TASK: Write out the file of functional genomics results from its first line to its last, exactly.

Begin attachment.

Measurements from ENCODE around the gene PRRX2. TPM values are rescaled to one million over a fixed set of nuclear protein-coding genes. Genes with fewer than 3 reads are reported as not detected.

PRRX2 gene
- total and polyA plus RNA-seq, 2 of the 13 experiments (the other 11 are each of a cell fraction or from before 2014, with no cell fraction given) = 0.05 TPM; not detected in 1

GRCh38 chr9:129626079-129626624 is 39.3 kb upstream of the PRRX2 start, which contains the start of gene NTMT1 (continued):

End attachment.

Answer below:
Measurements from ENCODE around the gene PRRX2. TPM values are rescaled to one million over a fixed set of nuclear protein-coding genes. Genes with fewer than 3 reads are reported as not detected.

PRRX2 gene
- total and polyA plus RNA-seq, 2 of the 13 experiments (the other 11 are each of a cell fraction or from before 2014, with no cell fraction given) = 0.05 TPM; not detected in 1

GRCh38 chr9:129626079-129626624 is 39.3 kb upstream of the PRRX2 start, which contains the start of gene NTMT1 (continued):